Another is the realization that other professions approach their work habits, fees, and their hiring practices in a more enlightened manner. In the hall of the Yale Law School one can find a sign that lists “The Top 10 Family-Friendly Law Firms.” The signal that such a list sends is clear: this matters; graduating students have a choice of where they work and this information can help them make it. The second is that it was collected by Yale Law School students—that is, that the school endorsed this data collection as a matter of institutional concern. The third is that law firms are scrambling, lobbying, and striving to be on this list because they are anxious to attract the best and brightest graduates, itself interesting but indicative as well that the students must think of themselves as the best and the brightest; they are being wooed, not the other way around. These actions bring up the question if the way a profession cares and values about its workers turns into value and respect of the profession by the larger culture. Regardless, creating such a list, and the values it embodies, seems oddly anathema to our current schools of architecture, graduates, and firms.
Third, is the outcry over construction labor conditions in the Emirates, particularly the protest by Gulf Labor over the construction of the new Guggenheim and New York University (NYU) campus in Abu Dhabi. The protests struck a cord on two levels. First, architects were asked directly by Gulf Labor, the Human Rights Watch, and the architecture activist group Who Builds Your Architecture to take a stand on the illegal practices of indentured servitude for construction workers. The initial inability to get any architect building in the Emirates to show up, make a comment, or change their project choices was (and still is) shocking. Yes, it is the case that architects don’t have official, legal contracts with responsibilities for contractors—the owners do. But where are our politics? What about our ethics? And isn’t one advantage of starchitects that they have significant power to persuade, either via cultural or, as with the “Bilbao effect,” economic caché?2 Do we have so little faith in our ability to set visions larger than objects themselves that we can’t take a stand on a clear problem with the industry? The dismay at our architectural response was made more palpable for its contrast with the art community’s, which agreed to a boycott by not displaying their work at the Guggenheim and held protests in their New York museum. If architects failed to identify with the construction workers, presumably because we are “artists” and they laborers, how come the artists themselves didn’t see it that way and saw the construction workers as brothers?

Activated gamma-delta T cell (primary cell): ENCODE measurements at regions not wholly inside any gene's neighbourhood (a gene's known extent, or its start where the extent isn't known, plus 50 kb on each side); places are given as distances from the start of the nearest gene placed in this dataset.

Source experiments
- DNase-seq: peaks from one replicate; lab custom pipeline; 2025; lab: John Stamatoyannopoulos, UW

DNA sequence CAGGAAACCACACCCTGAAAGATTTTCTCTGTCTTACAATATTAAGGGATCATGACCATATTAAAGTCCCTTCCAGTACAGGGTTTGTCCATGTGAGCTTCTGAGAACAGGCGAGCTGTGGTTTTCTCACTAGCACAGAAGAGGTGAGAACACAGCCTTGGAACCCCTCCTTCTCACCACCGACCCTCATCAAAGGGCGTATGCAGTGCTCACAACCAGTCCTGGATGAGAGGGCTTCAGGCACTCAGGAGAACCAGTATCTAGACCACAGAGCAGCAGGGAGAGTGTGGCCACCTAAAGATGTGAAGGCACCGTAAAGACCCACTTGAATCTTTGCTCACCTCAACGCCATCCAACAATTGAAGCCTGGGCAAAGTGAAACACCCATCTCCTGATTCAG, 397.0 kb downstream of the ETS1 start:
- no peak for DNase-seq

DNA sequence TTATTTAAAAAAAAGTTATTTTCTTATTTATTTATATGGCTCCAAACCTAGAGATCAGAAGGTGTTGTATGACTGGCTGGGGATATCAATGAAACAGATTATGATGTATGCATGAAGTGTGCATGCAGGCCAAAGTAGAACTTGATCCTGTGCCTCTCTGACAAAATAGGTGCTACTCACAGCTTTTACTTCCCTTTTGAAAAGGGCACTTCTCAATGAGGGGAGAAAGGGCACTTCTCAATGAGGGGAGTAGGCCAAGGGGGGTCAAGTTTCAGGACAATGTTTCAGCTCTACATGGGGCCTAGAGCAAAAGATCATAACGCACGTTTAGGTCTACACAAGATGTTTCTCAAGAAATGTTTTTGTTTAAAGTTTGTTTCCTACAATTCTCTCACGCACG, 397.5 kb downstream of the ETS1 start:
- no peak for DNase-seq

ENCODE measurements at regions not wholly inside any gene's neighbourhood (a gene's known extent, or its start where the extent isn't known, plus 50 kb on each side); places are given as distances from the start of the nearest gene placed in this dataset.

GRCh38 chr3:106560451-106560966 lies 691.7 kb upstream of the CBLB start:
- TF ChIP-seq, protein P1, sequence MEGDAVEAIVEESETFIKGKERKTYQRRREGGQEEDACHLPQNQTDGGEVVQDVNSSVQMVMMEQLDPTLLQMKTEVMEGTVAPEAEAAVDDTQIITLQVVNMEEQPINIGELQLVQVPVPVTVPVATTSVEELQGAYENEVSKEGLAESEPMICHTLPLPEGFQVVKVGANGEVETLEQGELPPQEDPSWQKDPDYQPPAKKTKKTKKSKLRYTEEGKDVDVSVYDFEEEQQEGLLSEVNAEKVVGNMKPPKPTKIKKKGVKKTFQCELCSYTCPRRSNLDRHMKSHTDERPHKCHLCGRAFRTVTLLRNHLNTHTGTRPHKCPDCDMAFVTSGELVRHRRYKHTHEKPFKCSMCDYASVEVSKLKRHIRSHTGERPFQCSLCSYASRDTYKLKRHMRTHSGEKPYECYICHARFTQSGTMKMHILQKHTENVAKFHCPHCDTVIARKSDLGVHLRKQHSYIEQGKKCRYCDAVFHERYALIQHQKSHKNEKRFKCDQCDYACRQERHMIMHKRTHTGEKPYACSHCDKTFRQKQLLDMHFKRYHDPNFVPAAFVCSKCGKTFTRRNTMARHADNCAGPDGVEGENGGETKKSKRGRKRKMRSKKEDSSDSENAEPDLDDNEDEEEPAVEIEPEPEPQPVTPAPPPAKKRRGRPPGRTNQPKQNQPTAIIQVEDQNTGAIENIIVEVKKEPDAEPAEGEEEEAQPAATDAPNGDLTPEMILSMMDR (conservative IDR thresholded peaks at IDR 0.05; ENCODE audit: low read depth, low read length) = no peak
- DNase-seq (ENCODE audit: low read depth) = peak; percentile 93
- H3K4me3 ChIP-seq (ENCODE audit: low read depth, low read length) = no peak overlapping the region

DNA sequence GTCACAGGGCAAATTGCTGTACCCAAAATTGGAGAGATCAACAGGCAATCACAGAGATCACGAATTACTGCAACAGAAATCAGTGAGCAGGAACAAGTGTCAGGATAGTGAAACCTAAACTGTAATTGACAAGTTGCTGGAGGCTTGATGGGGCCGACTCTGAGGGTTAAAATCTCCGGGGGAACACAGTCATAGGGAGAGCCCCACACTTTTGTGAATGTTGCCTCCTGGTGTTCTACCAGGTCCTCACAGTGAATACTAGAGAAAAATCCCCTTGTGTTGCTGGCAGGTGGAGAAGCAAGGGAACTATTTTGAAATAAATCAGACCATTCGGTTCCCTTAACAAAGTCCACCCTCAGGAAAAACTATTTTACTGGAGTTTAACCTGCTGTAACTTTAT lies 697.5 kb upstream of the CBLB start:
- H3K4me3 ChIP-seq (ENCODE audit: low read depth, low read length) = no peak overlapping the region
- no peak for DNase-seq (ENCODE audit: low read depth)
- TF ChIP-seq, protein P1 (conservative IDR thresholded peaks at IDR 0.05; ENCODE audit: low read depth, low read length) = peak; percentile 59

These observations made many of us think about our lack of a broad worker identity and our lack of an adequate practical, historical, and theoretical vocabulary with which to address these issues beyond the usual and tired positions of cynical acquiescence or self-righteous moralization. It became clear that our inability to meaningfully identify as and with workers came, in the first instance, from ignorance of or shame about our own labor conditions. Our graduates suffer many unacceptable conditions—cramped group living; enormous debts that bind us to jobs we would otherwise not take; itinerant work ungoverned by any laws of hiring, firing, or health standards; virtually no say about the amount or distribution of hours one is expected to work. When we don’t recognize this as shameful in our own house, why would we be able to diagnose and empathize with it elsewhere?